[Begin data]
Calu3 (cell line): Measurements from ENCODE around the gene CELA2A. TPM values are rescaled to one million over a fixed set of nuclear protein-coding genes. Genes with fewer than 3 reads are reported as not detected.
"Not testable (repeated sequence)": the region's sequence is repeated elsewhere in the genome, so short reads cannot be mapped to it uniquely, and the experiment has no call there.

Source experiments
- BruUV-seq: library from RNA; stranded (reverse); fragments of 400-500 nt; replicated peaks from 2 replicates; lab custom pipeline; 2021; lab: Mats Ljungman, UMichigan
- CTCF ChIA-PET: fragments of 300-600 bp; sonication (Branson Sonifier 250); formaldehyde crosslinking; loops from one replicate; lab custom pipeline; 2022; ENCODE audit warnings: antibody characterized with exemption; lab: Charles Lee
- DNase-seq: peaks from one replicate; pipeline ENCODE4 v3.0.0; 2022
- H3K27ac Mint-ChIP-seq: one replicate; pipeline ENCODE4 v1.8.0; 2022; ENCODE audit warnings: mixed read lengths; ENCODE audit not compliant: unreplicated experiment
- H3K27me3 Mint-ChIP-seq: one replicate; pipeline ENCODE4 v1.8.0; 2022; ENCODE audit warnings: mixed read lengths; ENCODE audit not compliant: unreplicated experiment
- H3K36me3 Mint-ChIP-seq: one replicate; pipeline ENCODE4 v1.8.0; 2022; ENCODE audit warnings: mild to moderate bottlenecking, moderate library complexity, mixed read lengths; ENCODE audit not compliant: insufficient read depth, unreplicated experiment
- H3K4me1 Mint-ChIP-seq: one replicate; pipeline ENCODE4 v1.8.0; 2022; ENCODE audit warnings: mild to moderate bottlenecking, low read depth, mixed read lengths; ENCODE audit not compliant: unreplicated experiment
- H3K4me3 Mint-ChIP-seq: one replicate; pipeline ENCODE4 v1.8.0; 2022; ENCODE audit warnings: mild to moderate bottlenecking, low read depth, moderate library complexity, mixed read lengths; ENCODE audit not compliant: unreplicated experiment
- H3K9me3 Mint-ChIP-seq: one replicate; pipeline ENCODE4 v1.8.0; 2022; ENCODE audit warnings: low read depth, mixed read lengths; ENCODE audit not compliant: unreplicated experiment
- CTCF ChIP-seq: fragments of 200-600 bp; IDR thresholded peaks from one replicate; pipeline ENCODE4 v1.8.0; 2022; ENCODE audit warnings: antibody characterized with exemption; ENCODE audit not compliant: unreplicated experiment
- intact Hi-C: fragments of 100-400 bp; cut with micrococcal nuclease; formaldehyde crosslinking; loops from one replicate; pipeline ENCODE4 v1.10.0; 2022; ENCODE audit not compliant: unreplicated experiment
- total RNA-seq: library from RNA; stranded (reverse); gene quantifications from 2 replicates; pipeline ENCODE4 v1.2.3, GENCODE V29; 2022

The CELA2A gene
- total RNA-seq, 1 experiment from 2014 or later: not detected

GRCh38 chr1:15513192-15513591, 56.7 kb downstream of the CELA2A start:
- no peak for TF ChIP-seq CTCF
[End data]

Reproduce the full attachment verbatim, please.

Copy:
Calu3 (cell line): Measurements from ENCODE around the gene CELA2A. TPM values are rescaled to one million over a fixed set of nuclear protein-coding genes. Genes with fewer than 3 reads are reported as not detected.
"Not testable (repeated sequence)": the region's sequence is repeated elsewhere in the genome, so short reads cannot be mapped to it uniquely, and the experiment has no call there.

Source experiments
- BruUV-seq: library from RNA; stranded (reverse); fragments of 400-500 nt; replicated peaks from 2 replicates; lab custom pipeline; 2021; lab: Mats Ljungman, UMichigan
- CTCF ChIA-PET: fragments of 300-600 bp; sonication (Branson Sonifier 250); formaldehyde crosslinking; loops from one replicate; lab custom pipeline; 2022; ENCODE audit warnings: antibody characterized with exemption; lab: Charles Lee
- DNase-seq: peaks from one replicate; pipeline ENCODE4 v3.0.0; 2022
- H3K27ac Mint-ChIP-seq: one replicate; pipeline ENCODE4 v1.8.0; 2022; ENCODE audit warnings: mixed read lengths; ENCODE audit not compliant: unreplicated experiment
- H3K27me3 Mint-ChIP-seq: one replicate; pipeline ENCODE4 v1.8.0; 2022; ENCODE audit warnings: mixed read lengths; ENCODE audit not compliant: unreplicated experiment
- H3K36me3 Mint-ChIP-seq: one replicate; pipeline ENCODE4 v1.8.0; 2022; ENCODE audit warnings: mild to moderate bottlenecking, moderate library complexity, mixed read lengths; ENCODE audit not compliant: insufficient read depth, unreplicated experiment
- H3K4me1 Mint-ChIP-seq: one replicate; pipeline ENCODE4 v1.8.0; 2022; ENCODE audit warnings: mild to moderate bottlenecking, low read depth, mixed read lengths; ENCODE audit not compliant: unreplicated experiment
- H3K4me3 Mint-ChIP-seq: one replicate; pipeline ENCODE4 v1.8.0; 2022; ENCODE audit warnings: mild to moderate bottlenecking, low read depth, moderate library complexity, mixed read lengths; ENCODE audit not compliant: unreplicated experiment
- H3K9me3 Mint-ChIP-seq: one replicate; pipeline ENCODE4 v1.8.0; 2022; ENCODE audit warnings: low read depth, mixed read lengths; ENCODE audit not compliant: unreplicated experiment
- CTCF ChIP-seq: fragments of 200-600 bp; IDR thresholded peaks from one replicate; pipeline ENCODE4 v1.8.0; 2022; ENCODE audit warnings: antibody characterized with exemption; ENCODE audit not compliant: unreplicated experiment
- intact Hi-C: fragments of 100-400 bp; cut with micrococcal nuclease; formaldehyde crosslinking; loops from one replicate; pipeline ENCODE4 v1.10.0; 2022; ENCODE audit not compliant: unreplicated experiment
- total RNA-seq: library from RNA; stranded (reverse); gene quantifications from 2 replicates; pipeline ENCODE4 v1.2.3, GENCODE V29; 2022

The CELA2A gene
- total RNA-seq, 1 experiment from 2014 or later: not detected

GRCh38 chr1:15513192-15513591, 56.7 kb downstream of the CELA2A start:
- no peak for TF ChIP-seq CTCF